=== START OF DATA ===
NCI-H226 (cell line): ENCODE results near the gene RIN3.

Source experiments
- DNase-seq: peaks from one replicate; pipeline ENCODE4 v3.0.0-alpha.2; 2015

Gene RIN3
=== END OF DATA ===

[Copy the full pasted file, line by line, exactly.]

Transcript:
NCI-H226 (cell line): ENCODE results near the gene RIN3.

Source experiments
- DNase-seq: peaks from one replicate; pipeline ENCODE4 v3.0.0-alpha.2; 2015

Gene RIN3